124 The scope of the competencies accorded to the head of government is considerable. The head of government was granted under law the power to preside over the council of ministers, the power of appointment to senior civil positions, the power of general regulation, absolute control over the administration, public enterprises, territorial collectivities, and state forces.
125 The crisis came to a head on February 6, 2013, with the assassination of Shukrī Belʿayd, an outspoken opposition leader with the Democratic Patriots’ Movement, a pan-Arab party based on Marxist-Leninist principles.
126 Art. 140 of the Internal Regulations of the GNC.
127 It seems that a coordination committee was created for the Islamist parties represented within the Congress. It included the Justice and Construction Party, the Party of the Nation, the Homeland Party, the Salafist party Aṣālah, and some independents. See S. Bsikri, “Abushagur’s Leadership amidst Division,” Reports, Al Jazeera Centre for Studies (October 8, 2012), http://studies.aljazeera.net/en/reports/%7BUrl%7D, accessed May 4, 2015.
130 S. Ben Nefissa “Trajectoires transitionnelles et élections: Egypte, Tunisie” (2012) 82 Confluence Méditerranée 9–29.
131 V. Collombier, “Egypte: les Frères musulmans et la bataille pour le pouvoir” (2012) 3 Politique étrangère 617.
132 T. A. Aclimandos (n 49) 77 et seqq.; S. Ben Nefissa (n 130) 15.
133 SCC, June 14, 2012, No.20/34e. See text of the judgment in M. Abdulghani and R. Dechaux, “ Les arrêts de la Cour constitutionnelle suprême égyptienne du 14 juin 2012. La juridictionnalisation des transitions démocratiques en question” (2013) 2 Revue internationale de droit comparé 379–384.
134 SCC, May 16, 1987, No.131/6e in Rec., vol. 4, 43–44.
135 SCC, May 19, 1990, No. 37/9e in Rec., vol. 4, 256 et seqq.
136 S. Ben Nefissa and A. Arafat, Vote et Démocratie dans l’Égypte contemporaine, (Khartala-IRD, Paris 2005) 138.
137 SCC, June 12, 2012, No. 57/34e. See text of the judgment in M. Abdulghani and R. Dechaux (n 133) 384–388.
138 N. Bernard-Maugiron (n 17) 123.
139 First bill dated August 13, 2012, second bill dated December 14, 2012, and third bill dated April 22, 2013; all three texts available at http://www.anc.tn/, accessed September 16, 2015.
140 See Art. 42 of the NCA’s Internal Regulations, JORT, February 14, 2012, 469 (in Arabic).
141 See Art. 60 of the NCA’s Internal Regulations (n 140) 470.
142 Art. 3 of the Constituent Act on the provisional organization of the public authorities, cited above.
144 Constitutional Act No. 1 of 2012 amending certain paragraphs of Art. 30 of the Constitutional Declaration, NTC, March 13, 2012.
145 Decision No. 9 of 2013 of the General National Congress, on election of the Constituent Committee by a direct ballot, February 27, 2013, available on the website of the General National Congress.
146 Supreme Court, Constitutional Chamber, Judgment of February 26, 2013, No. 28/59.
149 Decision No. 30 of 2013 of the GNC on the establishment of a committee to prepare a draft electoral law for the election of a constituent committee mandated to draw up the draft permanent constitution, April 11, 2013.
150 N. Bernard-Maugiron (n 17) 124–125.
151 CS, 10/4/2012, No.26657/66.
152 This agreement gave 39 seats to representatives of political parties with seats in the PA, 6 to judges, and 9 to legal experts. The armed forces, the police, and the ministry of justice were given 1 seat each; 13 seats were given to trade unions, 21 to public figures, 5 to Al-Azhar, the Sunni religious authority based in Cairo, and 4 to the Christian churches of Egypt including the Coptic Church, the largest in the country. See “Choosing the members of the constituent: compared experiences and lessons learned”, Discussion paper (in Arabic), IDEA (November 2012) 1, http://www.constitutionnet.org/files/finalidea.pdf, accessed May 4, 2015.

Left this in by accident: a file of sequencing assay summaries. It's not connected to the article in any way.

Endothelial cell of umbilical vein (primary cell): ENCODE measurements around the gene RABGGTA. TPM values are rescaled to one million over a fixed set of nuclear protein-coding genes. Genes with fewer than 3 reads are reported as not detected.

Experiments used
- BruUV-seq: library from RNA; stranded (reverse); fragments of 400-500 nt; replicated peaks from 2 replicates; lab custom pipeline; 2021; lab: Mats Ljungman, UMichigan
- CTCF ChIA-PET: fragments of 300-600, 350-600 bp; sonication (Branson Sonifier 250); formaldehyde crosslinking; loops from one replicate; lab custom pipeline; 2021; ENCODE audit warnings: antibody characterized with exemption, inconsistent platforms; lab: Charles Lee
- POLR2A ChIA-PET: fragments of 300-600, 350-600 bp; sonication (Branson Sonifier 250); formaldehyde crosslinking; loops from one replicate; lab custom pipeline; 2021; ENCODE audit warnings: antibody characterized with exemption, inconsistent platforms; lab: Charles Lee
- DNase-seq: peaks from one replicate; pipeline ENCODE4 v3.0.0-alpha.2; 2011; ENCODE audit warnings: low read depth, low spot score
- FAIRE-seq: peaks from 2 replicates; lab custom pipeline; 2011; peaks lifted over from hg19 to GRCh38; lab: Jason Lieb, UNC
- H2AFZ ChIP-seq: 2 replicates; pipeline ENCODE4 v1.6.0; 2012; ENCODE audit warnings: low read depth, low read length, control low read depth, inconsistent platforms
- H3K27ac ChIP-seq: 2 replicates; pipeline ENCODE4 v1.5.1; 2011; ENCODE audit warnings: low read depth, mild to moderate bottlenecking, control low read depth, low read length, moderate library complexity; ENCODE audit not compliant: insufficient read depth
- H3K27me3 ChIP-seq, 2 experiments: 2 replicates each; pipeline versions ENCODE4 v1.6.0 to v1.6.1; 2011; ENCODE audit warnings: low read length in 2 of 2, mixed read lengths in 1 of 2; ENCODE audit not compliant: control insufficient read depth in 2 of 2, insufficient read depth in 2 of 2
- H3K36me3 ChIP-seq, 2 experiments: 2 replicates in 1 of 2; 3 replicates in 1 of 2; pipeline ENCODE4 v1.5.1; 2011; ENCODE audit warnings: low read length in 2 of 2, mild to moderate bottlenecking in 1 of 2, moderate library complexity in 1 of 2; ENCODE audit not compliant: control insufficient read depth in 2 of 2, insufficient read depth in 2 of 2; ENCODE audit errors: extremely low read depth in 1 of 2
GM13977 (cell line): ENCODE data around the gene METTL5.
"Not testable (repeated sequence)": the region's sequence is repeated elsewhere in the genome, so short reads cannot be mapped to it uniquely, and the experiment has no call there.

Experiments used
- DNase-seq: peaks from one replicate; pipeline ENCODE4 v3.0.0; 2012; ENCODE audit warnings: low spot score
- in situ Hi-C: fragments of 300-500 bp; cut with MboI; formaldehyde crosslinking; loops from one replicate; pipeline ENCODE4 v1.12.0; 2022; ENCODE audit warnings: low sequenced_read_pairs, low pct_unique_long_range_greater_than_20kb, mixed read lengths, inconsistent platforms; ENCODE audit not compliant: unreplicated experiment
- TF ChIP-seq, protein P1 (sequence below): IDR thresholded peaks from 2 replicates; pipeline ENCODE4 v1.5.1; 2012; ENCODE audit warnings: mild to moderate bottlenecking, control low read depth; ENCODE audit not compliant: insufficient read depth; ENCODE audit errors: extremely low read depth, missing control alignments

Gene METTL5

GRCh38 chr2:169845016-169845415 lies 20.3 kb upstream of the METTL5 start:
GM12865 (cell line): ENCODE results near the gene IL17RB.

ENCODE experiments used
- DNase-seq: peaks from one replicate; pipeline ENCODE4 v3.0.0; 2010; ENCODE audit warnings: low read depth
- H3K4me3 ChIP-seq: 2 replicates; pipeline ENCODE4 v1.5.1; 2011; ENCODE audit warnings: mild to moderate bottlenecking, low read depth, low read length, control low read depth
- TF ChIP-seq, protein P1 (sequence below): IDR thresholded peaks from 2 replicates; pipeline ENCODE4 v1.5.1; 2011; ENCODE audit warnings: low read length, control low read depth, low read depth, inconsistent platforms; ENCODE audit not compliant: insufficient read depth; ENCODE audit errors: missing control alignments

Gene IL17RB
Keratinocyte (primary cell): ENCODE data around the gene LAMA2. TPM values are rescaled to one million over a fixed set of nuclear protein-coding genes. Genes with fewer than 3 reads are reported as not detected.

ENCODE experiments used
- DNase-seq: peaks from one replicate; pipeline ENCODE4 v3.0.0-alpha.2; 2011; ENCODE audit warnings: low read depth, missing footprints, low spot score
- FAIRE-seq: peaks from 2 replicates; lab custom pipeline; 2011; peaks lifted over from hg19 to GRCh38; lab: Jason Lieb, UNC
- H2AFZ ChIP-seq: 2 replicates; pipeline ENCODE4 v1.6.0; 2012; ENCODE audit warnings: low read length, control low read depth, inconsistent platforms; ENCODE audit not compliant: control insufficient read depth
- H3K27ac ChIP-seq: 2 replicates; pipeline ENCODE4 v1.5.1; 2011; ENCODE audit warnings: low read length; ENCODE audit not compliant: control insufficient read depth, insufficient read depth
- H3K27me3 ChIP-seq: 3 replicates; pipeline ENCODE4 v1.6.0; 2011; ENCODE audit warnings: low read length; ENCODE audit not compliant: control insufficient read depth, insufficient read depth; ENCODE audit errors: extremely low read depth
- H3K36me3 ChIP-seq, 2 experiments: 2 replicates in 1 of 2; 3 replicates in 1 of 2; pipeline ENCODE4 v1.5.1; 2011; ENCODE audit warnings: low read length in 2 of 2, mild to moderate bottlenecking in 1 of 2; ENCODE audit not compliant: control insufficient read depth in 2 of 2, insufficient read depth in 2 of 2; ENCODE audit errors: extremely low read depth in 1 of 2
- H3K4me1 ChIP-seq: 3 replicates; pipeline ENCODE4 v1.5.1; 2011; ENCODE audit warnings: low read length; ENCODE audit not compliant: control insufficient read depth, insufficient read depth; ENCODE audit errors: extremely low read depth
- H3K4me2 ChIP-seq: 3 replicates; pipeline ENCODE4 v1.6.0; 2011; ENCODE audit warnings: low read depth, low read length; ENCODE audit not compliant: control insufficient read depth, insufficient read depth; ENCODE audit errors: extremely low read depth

153 According to Art. 56 (5) of the Constitutional Declaration, “the Supreme Council of the Armed Forces shall manage the country’s affairs, and has the right to have immediately the following powers: … 5. Promulgate legislation or to oppose legislation,” Declaration cited above.
154 Act No. 79 of 2012 on the criteria of election of the Constituent Assembly’s members, Official Journal, (in Arabic) No. 28 bis, July 12, 2012, 3–5.
155 Case No. 45931, October 23, 2012.
156 Constitutional Declaration of November 22, 2012, available at http://www.sis.gov.eg/Fr/Story.aspx?sid=39769, accessed May 4, 2015. See on this subject: “Egypt’s Constitutional Decree Crisis,” Position paper, Al Jazeera Centrer for Studies (December 6, 2012), available at http://studies.aljazeera.net/en/positionpapers/%7BUrl%7D, accessed May 4, 2015.
159 See L. Morel, “La pratique dans les démocraties libérales,” Le référendum, Pouvoirs, (April 1976) 38.
161 C. Eisenmann, “Sur la légitimité juridique des gouvernements” in Annales de philosophie politique, No.7, L’idée de légitimité (PUF, Paris 1967) 115.
162 P. Pasquino (n 7) 11.
164 Y. Ben Achour (n 114).
165 S. Belaid, “L’article 1er: La Tunisie est un Etat libre, indépendant et souverain, sa religion est l’islam […]” (En arabe), Les disposition générales de la Constitution, Actes du colloque de commémoration du cinquantenaire de la promulgation de la constitution tunisienne du 1er juin 1959, édité par le soin de l’Association tunisienne de droit constitutionnel, Tunis, 23–24 janvier 2009, Tunis, 2010, 36.
166 C. Schmitt, “La Théorie de la constitution” (PUF, Paris 1993) 162.
167 In addition to the declarations in the preamble of fidelity “to the teachings of Islam” and Art. 1, Art. 40 requires candidates to the highest office to be of the Muslim faith.
168 It makes reference to the civic state in the preamble to the draft, in Arts. 2 and 136.
169 Y. Ben Achour, “Rapport introductif” in Tunisian Association of Constitutional Law and the Association for research on democratic transition (eds), Lecture de l’avant-projet de la Constitution. Evaluation et propositions (Tunis March 2013) 9.
170 See S. Ben Achour, “Les chantiers de l’égalité au Maghreb” (2004) 13 Policy paper, 3.
172 Y. Ben Achour (n 114).
173 Libya Supreme Court, Constitutional Circuit, Constitutional Appeal No. 03/59 JY, February 2013. See A Revolution for All, Women’s Rights in the New Libya, May 27, 2013, on the website of Human Rights Watch, https://www.hrw.org/report/2013/05/27/revolution-all/womens-rights-new-libya, accessed September 15, 2015.
174 The Constitution of Republic of Tunisia promulgated on January 27, 2014, a nonofficial translation of the constitution provided by the UNDP Project Supporting the Constitutional Process, the National Assembly and National Dialogue, available at http://www.venice.coe.int/files/Constitution%20TUN%20-%2027012014.pdf, accessed September 4, 2015.